Historian: Question for you my physical friend. While thinking over our post yesterday I wondered: Might citizen science help us embrace difference [link]?
Physicist: Interesting question my historical friend. When I was doing science I especially liked being embraced for what I contributed. Where I came from was not important. In other parts of college and university life it mattered more where I came from than what I contributed.
Historian: In the NSF video on citizen science which we link to below today it is made especially clear that there are no artifical barriers to participation in citizen science. All you need is curiosity. I am surprised though how few people know about citizen science.
Physicist: Yes, that is surprising. Some projects are in the form of popular computer games. All are game-like. Many projects are in life and environmental sciences. There are even projects transcribing old diaries, including artists' diaries. Plenty to choose from. Game-like. No bariers. All you need is curiosity. What more could be better.
NSF citizen science video [link]
Huge catalog of government agency citizen science projects [link]
Zooniverse is also a huge collection of citizen science projects [link].
Historian: A big reason that professional scientists devise projects for participation by non-professionals is to get the benefit of many, many different points of view and many, many different skills sets.
Physicist: It works: Recently RNA folding puzzles were solved in ways surprising the pros. A quantum mechanics puzzle was solved ways the pros thought not possible.
The RNA story [link]
The quantum mechanics story [link]
Historian: Best again to quote a bit from the notes included with publication of the video below:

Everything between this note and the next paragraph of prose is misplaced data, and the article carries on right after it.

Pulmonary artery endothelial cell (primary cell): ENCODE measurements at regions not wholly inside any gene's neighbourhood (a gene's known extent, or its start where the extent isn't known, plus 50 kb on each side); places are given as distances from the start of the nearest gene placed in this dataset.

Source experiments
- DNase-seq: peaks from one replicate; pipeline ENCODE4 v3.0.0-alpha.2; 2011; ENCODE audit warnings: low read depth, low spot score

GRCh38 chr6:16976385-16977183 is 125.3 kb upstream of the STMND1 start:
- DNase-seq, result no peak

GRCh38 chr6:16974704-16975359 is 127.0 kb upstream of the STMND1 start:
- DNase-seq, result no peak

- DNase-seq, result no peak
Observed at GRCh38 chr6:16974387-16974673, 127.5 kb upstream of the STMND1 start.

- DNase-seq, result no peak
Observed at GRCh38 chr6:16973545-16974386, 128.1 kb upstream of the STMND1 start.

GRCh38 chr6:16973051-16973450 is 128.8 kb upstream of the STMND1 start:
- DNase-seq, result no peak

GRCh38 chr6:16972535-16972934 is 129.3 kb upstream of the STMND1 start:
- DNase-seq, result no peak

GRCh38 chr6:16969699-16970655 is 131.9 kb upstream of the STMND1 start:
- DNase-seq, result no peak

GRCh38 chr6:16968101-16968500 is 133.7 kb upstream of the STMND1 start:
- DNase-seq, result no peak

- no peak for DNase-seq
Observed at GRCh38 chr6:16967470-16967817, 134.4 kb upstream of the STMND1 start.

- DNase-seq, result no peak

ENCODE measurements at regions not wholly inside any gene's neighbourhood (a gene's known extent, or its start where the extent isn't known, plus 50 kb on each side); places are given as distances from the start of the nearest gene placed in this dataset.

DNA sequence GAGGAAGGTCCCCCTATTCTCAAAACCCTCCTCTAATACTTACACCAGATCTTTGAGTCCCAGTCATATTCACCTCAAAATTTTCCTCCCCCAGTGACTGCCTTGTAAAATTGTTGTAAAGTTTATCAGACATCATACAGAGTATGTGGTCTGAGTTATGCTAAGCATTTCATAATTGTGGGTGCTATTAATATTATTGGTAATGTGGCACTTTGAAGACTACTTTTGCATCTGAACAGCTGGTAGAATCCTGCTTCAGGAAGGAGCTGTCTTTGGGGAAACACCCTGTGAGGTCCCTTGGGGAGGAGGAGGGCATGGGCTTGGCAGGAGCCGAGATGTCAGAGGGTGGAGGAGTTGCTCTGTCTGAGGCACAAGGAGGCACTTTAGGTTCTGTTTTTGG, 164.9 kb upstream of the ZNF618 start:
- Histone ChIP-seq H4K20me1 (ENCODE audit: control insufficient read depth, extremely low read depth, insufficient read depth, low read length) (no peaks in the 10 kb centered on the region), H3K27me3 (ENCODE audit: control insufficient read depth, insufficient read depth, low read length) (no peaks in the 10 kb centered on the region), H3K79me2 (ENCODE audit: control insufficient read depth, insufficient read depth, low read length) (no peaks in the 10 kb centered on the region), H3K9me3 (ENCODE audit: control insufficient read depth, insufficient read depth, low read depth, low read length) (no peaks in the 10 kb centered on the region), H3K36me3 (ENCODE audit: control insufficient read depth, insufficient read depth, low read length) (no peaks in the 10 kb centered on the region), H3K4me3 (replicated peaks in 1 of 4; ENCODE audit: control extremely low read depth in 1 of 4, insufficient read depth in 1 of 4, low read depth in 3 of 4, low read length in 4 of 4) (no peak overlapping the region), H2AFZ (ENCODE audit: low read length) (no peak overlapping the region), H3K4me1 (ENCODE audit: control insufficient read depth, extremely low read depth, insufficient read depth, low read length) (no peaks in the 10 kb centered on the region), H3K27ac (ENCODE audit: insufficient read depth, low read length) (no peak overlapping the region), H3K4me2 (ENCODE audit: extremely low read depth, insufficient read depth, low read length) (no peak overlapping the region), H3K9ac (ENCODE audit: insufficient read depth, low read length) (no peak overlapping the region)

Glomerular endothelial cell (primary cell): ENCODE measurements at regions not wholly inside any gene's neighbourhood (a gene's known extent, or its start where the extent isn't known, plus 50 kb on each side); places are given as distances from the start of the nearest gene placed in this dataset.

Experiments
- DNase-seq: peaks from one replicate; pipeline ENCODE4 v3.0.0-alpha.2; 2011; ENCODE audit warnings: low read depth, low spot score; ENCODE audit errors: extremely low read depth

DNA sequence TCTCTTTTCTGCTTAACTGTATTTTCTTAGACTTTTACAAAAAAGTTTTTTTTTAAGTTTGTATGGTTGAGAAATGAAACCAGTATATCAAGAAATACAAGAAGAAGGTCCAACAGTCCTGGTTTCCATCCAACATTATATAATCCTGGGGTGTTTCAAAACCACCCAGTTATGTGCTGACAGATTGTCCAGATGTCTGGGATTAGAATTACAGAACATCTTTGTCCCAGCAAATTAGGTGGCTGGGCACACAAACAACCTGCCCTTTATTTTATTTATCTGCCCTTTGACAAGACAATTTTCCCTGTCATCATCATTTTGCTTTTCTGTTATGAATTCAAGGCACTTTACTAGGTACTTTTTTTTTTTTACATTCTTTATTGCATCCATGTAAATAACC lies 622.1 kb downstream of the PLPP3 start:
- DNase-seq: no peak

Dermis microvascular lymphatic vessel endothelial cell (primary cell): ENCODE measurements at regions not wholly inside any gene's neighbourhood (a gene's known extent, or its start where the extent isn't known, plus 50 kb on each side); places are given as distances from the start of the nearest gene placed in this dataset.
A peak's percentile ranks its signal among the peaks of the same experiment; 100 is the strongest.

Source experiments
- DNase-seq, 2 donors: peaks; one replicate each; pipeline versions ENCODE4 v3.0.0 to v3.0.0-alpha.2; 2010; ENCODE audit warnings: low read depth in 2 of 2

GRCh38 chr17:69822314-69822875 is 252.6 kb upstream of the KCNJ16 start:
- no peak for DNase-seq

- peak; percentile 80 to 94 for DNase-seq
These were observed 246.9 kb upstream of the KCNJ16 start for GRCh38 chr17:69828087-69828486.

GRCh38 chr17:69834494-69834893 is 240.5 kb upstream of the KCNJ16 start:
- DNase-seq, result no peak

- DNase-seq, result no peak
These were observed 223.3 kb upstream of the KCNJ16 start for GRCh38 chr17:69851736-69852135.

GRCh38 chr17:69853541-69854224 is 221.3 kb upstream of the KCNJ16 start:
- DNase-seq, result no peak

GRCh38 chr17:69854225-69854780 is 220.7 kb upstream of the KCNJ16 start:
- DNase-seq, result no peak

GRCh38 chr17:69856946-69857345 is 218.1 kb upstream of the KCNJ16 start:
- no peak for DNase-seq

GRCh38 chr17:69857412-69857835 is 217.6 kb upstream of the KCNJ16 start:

Published on Aug 11, 2016 -- Citizen science projects have done some remarkable things in recent years and those in astronomy are no exception. One of the early success stories of the Galaxy Zoo citizen science project was the discovery of an unusual object in 2007. This object was found by Hanny van Arkel who, at the time, was a school teacher in the Netherlands. Today, the object is known as "Hanny's Voorwerp," which means "Hanny's object" in Dutch.
Physicist: Chandra space X-ray observations give us important views. There is much to learn via these links:
NASA Chandra mission home page [link]
Science at NASA Chandra mission page [link]
Historian: We have mountains of views from long radio waves to super short gamma rays. Citizen scientists crossing all national borders and all sorts of other borders to classify images and discover things are important contributers in this science.
Physicist: Citizen scientists and professional scientists embrace differences and greatly move forward our knowledge of the universe and of ourselves. A lesson for us all.
Chandra video [link]